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AI for reading screening mammograms: the need for circumspection

Abstract

Key Points

• The studies on AI reading of screening mammograms have methodological limitations that undermine the conclusion that AI could do better than radiologists.

• These studies do not informon numbers of extra breast cancers found by AI that could represent overdiagnosis.

• The ability of AI to detect breast cancers is overestimated because there are no result on biopsy procedures that should be performed when mammograms are positive at AI reading but not at radiology reading.

The article of McKinney and colleagues claims that an artificial intelligence (AI) system outperforms radiologists for the identification of breast cancer in screening mammograms [1]. However, the study design has limitations and the way results are reported tends to obscure key data which do not support claims made by authors.

The study has included breast cancers detected by screening mammography and breast cancers diagnosed during a 3- (in the UK) or 2-year (in the USA) follow-up after screening. Hence, all cancers were those found by screening mammography plus the interval cancers. The cancers found by screening mammography are a mix of tumours that would have progressed into clinical cancer in the absence of screening mammography, and of overdiagnosed tumours that would have not progressed into clinical cancer during women’s lifetime. The interval breast cancers are a mix of cancers missed by screening mammography plus cancers that arose during follow-up.

Using results displayed in Extended Data Tables 2 and 5 of the publication, we could classify the 402 breast cancers of the UK part of the study in four mutually exclusive categories (Table 1). Such reworking was not possible for mammograms that were negative at both readings. So, 252 cancers (63%) were found by the first radiologist, 263 (65%) were found by AI, and the two modalities were discordant for 20% of mammograms in which a cancer was present. Of note, 26% of cancers still arose as interval cancers during follow-up.

Table 1 Breast cancers diagnosed following screening mammograms read by the first radiologist or using an AI system in the UK centres (McKinney et al 2020)

But the main limitation of the study is bound to its retrospective design for AI readings. Work-up of positive mammogram readings was done for radiologist readings only. There was no work-up of mammograms negative at radiologist reading but positive at AI reading. So, if no interval cancer showed up after a positive AI reading but negative radiologist reading, these AI readings were considered as false-positive results. However, work-up of mammograms positive at AI reading only could have found in situ and small, localised cancers that would not have progressed into clinical breast cancer, and thus not shown up as interval cancer. Hence, the study cannot inform on the amount of extra cancers that would be associated with AI reading. Had the study adopted a prospective design with work-up of all positive mammogram readings by radiologists or AI, there would be more than 45 cancers in the radiologist negative-AI positive category, the actual number of in situ cancers detected by AI would be greater than the 7 reported, and the total of breast cancers would be greater than 402.

The study suggests that 45 interval cancers would have been prevented thanks to AI. This is probably an overestimation. The sensitivity of biopsy procedures is not 100% [2, 3]. Therefore, a fraction of biopsies done for positive mammograms at AI reading only would have returned negative, in which case less than 45 interval cancers would have been averted thanks to AI and there would be more than 105 false-negative results for both readings.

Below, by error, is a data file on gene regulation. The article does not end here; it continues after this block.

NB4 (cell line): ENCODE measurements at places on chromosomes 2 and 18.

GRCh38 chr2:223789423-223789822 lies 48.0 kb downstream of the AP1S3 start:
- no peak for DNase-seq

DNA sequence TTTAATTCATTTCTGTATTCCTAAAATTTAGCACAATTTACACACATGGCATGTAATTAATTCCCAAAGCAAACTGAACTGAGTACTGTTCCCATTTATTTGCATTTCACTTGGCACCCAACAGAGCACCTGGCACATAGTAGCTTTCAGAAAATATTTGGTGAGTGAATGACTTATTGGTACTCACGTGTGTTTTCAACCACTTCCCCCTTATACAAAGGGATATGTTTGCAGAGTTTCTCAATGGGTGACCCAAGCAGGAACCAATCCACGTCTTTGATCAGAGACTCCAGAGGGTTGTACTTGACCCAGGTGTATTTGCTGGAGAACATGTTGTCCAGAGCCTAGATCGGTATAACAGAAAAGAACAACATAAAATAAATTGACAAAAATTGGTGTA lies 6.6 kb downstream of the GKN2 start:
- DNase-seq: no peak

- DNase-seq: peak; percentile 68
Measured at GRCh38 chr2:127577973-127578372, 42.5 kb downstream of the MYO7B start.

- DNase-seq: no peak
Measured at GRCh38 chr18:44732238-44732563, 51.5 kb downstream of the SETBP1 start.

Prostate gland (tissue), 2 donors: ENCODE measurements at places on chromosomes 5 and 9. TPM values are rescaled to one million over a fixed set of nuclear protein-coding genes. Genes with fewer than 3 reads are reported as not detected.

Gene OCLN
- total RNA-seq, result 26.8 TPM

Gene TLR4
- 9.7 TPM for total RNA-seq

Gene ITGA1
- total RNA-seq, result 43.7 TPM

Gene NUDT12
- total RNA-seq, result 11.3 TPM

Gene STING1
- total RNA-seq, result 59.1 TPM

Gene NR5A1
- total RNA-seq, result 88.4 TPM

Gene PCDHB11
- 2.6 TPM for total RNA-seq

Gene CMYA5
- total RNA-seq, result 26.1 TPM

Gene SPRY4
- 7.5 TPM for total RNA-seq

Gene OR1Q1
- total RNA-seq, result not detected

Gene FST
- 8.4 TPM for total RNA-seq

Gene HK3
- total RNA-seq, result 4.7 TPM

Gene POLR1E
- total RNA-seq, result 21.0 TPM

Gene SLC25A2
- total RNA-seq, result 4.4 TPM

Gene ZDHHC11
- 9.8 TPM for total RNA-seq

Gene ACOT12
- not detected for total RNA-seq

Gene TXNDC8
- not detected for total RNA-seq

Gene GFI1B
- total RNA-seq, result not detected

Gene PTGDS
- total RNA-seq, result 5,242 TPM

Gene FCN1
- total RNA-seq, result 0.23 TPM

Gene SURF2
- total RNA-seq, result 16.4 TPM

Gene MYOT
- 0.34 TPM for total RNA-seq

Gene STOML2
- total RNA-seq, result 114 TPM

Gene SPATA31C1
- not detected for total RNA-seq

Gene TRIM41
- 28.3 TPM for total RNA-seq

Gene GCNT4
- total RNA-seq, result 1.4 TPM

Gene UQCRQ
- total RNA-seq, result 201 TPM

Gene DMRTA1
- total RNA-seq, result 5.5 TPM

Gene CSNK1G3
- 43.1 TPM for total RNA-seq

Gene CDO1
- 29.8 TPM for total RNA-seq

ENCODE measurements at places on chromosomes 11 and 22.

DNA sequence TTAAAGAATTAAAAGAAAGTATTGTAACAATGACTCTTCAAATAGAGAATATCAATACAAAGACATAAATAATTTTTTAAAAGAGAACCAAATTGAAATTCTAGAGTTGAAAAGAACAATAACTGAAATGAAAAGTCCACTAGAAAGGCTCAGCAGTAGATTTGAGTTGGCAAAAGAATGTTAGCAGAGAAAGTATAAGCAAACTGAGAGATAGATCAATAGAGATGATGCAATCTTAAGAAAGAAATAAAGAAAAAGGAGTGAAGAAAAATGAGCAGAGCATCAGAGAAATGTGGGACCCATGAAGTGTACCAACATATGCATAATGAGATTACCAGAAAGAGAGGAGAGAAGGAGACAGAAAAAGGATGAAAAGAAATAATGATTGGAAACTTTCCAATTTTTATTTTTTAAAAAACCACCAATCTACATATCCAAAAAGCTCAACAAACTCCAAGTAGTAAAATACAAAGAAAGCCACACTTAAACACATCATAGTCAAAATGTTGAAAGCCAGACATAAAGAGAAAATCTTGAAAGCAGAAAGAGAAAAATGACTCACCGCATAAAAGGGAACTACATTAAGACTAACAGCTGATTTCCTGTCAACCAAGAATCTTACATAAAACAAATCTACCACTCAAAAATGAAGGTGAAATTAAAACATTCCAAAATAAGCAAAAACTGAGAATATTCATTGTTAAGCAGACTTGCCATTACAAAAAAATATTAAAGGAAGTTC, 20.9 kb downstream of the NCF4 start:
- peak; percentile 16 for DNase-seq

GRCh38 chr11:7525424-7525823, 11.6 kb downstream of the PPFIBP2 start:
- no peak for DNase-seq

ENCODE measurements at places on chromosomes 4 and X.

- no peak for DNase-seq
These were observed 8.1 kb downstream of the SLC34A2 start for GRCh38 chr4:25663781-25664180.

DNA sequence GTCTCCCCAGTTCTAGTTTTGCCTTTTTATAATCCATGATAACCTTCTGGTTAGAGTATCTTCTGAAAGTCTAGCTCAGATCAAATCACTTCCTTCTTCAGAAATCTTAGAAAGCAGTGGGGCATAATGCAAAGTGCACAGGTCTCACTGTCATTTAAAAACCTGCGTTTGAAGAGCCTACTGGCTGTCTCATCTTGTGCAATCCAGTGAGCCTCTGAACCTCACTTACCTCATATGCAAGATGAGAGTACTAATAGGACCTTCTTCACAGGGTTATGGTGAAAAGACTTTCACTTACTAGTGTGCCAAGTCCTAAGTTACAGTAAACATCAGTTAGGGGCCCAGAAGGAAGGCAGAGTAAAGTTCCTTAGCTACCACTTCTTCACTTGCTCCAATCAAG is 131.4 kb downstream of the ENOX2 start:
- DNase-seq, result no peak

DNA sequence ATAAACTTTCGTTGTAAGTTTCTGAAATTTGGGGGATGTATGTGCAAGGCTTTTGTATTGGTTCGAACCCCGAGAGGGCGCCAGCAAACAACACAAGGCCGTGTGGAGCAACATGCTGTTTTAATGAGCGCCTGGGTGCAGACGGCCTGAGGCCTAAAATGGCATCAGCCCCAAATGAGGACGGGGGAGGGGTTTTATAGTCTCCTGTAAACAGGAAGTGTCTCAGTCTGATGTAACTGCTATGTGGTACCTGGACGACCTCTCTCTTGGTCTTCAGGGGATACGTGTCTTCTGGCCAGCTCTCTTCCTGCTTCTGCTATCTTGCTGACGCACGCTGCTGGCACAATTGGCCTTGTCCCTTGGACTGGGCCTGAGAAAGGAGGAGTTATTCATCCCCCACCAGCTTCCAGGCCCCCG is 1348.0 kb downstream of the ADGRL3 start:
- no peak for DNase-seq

The 52% false-negative rate in the USA part of the study is far greater than for the first reader in the UK, and greater than false-negative rate benchmarks cited for digital screening mammography in the USA [4]. Hence, the greater sensitivity and specificity of AI readings than radiologist readings in the USA could thus be due to a sub-optimal ability of radiologists to detect cancers in mammograms.

In conclusion, the McKinney et al study is not a valid comparison between radiologist readings and AI readings of mammograms. The few other large studies that compared radiologist reading to AI reading had similar limitations [5]. Various scenarios for the incorporation of AI systems in breast screening programmes are envisioned, from selection of mammograms to be read by radiologists (workload reduction), second reading purposes (minimisation of false negatives) and substitute of radiologists (e.g., in areas where radiologists are rare) [1, 6]. However, prospective studies embedded within routine screening practice are needed for getting a more reliable picture of the added value of AI systems, especially a better appraisal of the overdiagnosis that could be generated by AI readings, as well as a more accurate estimation of cancers detected when mammograms are positive on AI reading only.

References

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Correspondence to Philippe Autier.

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The scientific guarantor of this publication is Philippe Autier.

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The authors of this manuscript declare no relationships with any companies whose products or services may be related to the subject matter of the article.

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One of the authors, Philippe Autier, has significant statistical expertise.

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Autier, P., Burrion, JB. & Grivegnée, AR. AI for reading screening mammograms: the need for circumspection. Eur Radiol 30, 4783–4784 (2020). https://doi.org/10.1007/s00330-020-06833-6

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